Iraqi Prime Minister Nouri al-Maliki (2rd R) attends a session at the parliament headquarters in Baghdad July 1, 2014. (REUTERS/Thaier al-Sudani)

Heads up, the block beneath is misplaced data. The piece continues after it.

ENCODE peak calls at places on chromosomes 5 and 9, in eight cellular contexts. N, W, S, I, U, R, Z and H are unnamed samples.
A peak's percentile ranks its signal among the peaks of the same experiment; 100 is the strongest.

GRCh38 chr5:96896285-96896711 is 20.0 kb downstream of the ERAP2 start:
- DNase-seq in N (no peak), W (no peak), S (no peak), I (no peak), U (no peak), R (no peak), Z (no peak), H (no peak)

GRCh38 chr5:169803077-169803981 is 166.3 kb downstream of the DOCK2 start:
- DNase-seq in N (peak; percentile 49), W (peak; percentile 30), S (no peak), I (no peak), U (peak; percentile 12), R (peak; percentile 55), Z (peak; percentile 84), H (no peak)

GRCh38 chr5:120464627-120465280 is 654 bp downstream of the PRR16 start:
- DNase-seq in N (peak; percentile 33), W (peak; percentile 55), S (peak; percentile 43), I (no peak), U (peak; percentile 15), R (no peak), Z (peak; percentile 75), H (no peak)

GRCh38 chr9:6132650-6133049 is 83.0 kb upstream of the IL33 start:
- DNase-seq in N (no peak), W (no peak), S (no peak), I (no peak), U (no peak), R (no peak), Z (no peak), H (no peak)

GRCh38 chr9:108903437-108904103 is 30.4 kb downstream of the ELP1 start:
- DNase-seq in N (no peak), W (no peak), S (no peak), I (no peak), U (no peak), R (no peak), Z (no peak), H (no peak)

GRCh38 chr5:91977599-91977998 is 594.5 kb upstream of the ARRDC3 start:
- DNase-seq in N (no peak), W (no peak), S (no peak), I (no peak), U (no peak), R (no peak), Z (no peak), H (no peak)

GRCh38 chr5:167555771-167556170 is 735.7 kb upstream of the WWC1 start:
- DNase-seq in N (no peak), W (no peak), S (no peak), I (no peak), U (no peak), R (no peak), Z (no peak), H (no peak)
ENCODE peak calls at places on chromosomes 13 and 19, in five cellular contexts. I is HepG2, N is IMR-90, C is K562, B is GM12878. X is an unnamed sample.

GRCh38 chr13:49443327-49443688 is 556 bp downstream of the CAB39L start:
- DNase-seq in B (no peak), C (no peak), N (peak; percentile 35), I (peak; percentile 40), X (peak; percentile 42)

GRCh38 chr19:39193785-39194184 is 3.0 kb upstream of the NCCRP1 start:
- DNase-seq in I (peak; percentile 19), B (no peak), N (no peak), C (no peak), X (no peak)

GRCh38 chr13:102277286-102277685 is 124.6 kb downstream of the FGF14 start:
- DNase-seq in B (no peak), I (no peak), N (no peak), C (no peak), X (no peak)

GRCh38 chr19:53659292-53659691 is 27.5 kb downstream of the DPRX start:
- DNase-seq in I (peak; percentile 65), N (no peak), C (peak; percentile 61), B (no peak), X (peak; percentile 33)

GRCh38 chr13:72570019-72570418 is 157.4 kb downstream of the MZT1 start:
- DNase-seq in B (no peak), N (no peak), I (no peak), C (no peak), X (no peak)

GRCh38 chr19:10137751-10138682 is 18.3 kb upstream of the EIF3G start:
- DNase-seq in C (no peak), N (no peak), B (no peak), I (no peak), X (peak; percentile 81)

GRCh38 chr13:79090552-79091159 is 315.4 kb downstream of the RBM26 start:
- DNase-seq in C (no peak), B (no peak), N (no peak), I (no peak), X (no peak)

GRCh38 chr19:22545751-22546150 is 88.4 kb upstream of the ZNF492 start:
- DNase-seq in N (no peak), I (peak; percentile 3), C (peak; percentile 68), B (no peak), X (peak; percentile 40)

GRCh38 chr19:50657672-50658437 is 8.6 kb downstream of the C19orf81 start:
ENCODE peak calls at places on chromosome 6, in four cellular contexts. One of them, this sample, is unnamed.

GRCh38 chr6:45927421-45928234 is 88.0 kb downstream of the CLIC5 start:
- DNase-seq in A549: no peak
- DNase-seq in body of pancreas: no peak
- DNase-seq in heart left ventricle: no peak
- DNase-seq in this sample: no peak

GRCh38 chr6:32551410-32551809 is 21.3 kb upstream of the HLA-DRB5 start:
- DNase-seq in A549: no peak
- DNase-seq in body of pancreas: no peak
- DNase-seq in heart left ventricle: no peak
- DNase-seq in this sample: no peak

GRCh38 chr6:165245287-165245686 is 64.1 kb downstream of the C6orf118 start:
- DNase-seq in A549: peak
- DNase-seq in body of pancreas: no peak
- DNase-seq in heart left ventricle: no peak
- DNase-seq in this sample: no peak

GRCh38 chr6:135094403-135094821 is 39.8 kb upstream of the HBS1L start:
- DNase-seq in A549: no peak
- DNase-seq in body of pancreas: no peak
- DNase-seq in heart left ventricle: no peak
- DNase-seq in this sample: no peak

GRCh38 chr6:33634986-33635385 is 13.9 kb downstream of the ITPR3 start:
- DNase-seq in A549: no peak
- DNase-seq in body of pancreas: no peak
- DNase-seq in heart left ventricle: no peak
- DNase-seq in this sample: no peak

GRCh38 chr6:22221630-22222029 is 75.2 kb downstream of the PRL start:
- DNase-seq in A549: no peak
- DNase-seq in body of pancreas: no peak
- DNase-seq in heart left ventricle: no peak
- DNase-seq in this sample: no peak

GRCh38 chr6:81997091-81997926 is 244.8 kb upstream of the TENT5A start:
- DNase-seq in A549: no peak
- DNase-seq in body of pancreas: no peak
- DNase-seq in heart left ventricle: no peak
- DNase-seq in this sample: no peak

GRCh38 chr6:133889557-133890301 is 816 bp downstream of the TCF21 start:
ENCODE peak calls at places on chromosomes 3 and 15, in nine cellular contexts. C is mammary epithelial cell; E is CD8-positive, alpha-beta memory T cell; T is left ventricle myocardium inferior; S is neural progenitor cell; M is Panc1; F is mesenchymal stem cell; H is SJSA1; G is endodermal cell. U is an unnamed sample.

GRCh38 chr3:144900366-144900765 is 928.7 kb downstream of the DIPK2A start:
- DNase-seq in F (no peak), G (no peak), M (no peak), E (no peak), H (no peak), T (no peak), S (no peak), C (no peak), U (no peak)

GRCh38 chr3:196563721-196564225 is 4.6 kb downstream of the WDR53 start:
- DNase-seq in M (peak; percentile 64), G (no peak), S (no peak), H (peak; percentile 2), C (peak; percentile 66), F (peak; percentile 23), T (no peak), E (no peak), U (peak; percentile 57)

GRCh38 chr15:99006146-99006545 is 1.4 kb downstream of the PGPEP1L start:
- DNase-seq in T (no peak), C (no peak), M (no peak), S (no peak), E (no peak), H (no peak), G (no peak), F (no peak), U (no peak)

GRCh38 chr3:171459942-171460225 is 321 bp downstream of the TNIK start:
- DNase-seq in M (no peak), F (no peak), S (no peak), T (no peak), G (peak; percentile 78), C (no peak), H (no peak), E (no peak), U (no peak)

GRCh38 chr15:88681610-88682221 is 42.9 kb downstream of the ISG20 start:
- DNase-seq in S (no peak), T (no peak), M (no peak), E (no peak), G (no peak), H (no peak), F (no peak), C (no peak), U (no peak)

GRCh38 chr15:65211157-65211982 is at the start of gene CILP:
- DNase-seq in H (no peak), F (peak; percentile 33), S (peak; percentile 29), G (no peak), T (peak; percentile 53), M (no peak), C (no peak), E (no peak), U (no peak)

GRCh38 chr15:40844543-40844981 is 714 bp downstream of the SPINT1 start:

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Iraqi Prime Minister Nouri al-Maliki, who is fighting for his political life as a Sunni insurgency fractures the country, said Wednesday he hoped parliament could form a new government in its next session after the first collapsed in discord.The mounting concern and pressure from the United States, Iran, the United Nations and Iraq's own Shiite religious authorities have done little to end the paralyzing divisions between Iraq's main ethnic and sectarian blocs.Under the system put in place after the United States toppled Saddam Hussein in 2003, the premiership is traditionally given to a Shiite, while the speaker of the house has been a Sunni and the president, a largely ceremonial role, has been a Kurd.If the Shiite bloc failed to replace Maliki, he said, there was a risk Sunni lawmakers would abandon the political process altogether.Longtime Maliki ally Sami Askari said that forming a government could take until the end of Ramadan, the Muslim fasting month. Maliki's government, bolstered by civilian volunteers and Shiite militias, has managed to stop the militant advance short of the capital, but has been unable to take back the cities that government forces abandoned.
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